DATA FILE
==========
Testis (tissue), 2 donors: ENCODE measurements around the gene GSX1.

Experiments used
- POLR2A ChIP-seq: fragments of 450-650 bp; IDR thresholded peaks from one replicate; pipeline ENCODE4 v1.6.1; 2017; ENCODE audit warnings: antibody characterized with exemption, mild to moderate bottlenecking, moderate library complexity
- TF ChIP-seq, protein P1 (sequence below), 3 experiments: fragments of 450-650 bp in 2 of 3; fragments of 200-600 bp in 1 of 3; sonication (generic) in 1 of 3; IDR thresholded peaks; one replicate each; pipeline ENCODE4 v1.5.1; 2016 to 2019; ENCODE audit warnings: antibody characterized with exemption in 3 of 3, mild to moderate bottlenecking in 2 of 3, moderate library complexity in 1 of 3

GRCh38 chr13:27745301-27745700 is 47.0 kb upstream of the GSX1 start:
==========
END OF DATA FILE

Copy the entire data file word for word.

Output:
Testis (tissue), 2 donors: ENCODE measurements around the gene GSX1.

Experiments used
- POLR2A ChIP-seq: fragments of 450-650 bp; IDR thresholded peaks from one replicate; pipeline ENCODE4 v1.6.1; 2017; ENCODE audit warnings: antibody characterized with exemption, mild to moderate bottlenecking, moderate library complexity
- TF ChIP-seq, protein P1 (sequence below), 3 experiments: fragments of 450-650 bp in 2 of 3; fragments of 200-600 bp in 1 of 3; sonication (generic) in 1 of 3; IDR thresholded peaks; one replicate each; pipeline ENCODE4 v1.5.1; 2016 to 2019; ENCODE audit warnings: antibody characterized with exemption in 3 of 3, mild to moderate bottlenecking in 2 of 3, moderate library complexity in 1 of 3

GRCh38 chr13:27745301-27745700 is 47.0 kb upstream of the GSX1 start: